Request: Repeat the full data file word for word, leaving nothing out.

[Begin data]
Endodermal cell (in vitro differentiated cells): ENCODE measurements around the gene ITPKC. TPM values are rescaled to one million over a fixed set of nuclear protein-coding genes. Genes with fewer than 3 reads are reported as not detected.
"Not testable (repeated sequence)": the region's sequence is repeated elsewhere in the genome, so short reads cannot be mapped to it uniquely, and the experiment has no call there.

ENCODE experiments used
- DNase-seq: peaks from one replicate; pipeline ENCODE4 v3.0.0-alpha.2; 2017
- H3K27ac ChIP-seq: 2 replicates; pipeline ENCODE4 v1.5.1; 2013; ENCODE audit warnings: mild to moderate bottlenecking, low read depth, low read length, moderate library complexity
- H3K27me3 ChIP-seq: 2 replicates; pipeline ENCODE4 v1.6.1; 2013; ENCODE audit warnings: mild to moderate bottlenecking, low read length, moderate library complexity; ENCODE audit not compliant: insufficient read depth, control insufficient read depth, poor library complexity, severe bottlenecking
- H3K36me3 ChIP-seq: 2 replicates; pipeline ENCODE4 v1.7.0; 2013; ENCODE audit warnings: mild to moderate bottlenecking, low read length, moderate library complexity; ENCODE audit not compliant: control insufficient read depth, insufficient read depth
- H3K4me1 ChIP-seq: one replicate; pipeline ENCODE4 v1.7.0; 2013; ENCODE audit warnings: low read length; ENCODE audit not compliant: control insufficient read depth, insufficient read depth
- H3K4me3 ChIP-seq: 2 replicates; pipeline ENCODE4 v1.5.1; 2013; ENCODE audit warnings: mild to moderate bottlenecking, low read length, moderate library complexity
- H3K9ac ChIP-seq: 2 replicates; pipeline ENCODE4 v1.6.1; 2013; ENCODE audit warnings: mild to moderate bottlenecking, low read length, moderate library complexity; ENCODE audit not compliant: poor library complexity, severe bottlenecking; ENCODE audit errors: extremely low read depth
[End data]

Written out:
Endodermal cell (in vitro differentiated cells): ENCODE measurements around the gene ITPKC. TPM values are rescaled to one million over a fixed set of nuclear protein-coding genes. Genes with fewer than 3 reads are reported as not detected.
"Not testable (repeated sequence)": the region's sequence is repeated elsewhere in the genome, so short reads cannot be mapped to it uniquely, and the experiment has no call there.

ENCODE experiments used
- DNase-seq: peaks from one replicate; pipeline ENCODE4 v3.0.0-alpha.2; 2017
- H3K27ac ChIP-seq: 2 replicates; pipeline ENCODE4 v1.5.1; 2013; ENCODE audit warnings: mild to moderate bottlenecking, low read depth, low read length, moderate library complexity
- H3K27me3 ChIP-seq: 2 replicates; pipeline ENCODE4 v1.6.1; 2013; ENCODE audit warnings: mild to moderate bottlenecking, low read length, moderate library complexity; ENCODE audit not compliant: insufficient read depth, control insufficient read depth, poor library complexity, severe bottlenecking
- H3K36me3 ChIP-seq: 2 replicates; pipeline ENCODE4 v1.7.0; 2013; ENCODE audit warnings: mild to moderate bottlenecking, low read length, moderate library complexity; ENCODE audit not compliant: control insufficient read depth, insufficient read depth
- H3K4me1 ChIP-seq: one replicate; pipeline ENCODE4 v1.7.0; 2013; ENCODE audit warnings: low read length; ENCODE audit not compliant: control insufficient read depth, insufficient read depth
- H3K4me3 ChIP-seq: 2 replicates; pipeline ENCODE4 v1.5.1; 2013; ENCODE audit warnings: mild to moderate bottlenecking, low read length, moderate library complexity
- H3K9ac ChIP-seq: 2 replicates; pipeline ENCODE4 v1.6.1; 2013; ENCODE audit warnings: mild to moderate bottlenecking, low read length, moderate library complexity; ENCODE audit not compliant: poor library complexity, severe bottlenecking; ENCODE audit errors: extremely low read depth